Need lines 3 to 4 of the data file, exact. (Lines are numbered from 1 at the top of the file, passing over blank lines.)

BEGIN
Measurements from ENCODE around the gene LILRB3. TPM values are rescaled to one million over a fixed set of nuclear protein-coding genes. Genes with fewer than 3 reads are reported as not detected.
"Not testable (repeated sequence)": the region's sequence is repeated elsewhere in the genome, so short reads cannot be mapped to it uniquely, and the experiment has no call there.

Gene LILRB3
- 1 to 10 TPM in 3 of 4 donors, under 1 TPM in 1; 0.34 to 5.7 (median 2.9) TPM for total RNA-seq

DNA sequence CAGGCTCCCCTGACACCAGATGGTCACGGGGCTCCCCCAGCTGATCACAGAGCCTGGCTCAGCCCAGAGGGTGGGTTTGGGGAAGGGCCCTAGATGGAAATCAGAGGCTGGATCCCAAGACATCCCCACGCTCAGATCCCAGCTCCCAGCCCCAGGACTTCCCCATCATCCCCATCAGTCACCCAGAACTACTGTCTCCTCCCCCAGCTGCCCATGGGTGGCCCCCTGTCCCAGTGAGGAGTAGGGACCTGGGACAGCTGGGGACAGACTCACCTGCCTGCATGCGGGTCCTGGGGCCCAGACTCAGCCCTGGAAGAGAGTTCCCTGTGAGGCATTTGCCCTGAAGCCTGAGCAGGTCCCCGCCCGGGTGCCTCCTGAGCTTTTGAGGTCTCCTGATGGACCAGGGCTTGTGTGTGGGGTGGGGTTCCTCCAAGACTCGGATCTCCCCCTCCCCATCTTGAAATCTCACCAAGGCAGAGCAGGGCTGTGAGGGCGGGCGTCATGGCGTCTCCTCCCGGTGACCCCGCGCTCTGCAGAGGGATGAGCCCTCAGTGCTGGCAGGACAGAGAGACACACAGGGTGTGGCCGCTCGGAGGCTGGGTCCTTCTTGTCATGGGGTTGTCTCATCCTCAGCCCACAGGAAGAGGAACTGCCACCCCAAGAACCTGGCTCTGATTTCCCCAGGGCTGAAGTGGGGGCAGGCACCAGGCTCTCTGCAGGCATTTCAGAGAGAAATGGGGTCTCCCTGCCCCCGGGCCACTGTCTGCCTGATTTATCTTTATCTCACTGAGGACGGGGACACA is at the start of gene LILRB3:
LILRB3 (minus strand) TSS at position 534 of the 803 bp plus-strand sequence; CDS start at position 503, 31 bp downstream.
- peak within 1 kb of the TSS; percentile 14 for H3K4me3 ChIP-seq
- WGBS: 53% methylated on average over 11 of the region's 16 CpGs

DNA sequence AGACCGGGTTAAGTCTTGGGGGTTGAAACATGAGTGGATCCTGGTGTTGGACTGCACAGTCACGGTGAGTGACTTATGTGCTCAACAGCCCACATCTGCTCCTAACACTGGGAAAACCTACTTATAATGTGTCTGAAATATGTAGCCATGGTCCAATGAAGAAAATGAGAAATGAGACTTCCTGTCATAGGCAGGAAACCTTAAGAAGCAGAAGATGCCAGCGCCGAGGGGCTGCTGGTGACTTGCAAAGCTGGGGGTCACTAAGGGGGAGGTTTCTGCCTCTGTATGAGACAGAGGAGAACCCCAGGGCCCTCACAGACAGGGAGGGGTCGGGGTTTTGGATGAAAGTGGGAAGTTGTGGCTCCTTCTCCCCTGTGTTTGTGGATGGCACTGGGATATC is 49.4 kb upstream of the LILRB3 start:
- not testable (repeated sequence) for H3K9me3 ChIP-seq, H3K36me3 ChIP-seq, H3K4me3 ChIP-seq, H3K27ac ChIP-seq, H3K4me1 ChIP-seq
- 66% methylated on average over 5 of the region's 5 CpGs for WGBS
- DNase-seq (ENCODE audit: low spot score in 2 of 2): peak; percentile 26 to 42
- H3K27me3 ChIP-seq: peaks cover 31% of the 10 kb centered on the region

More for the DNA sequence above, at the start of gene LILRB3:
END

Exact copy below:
Gene LILRB3
- 1 to 10 TPM in 3 of 4 donors, under 1 TPM in 1; 0.34 to 5.7 (median 2.9) TPM for total RNA-seq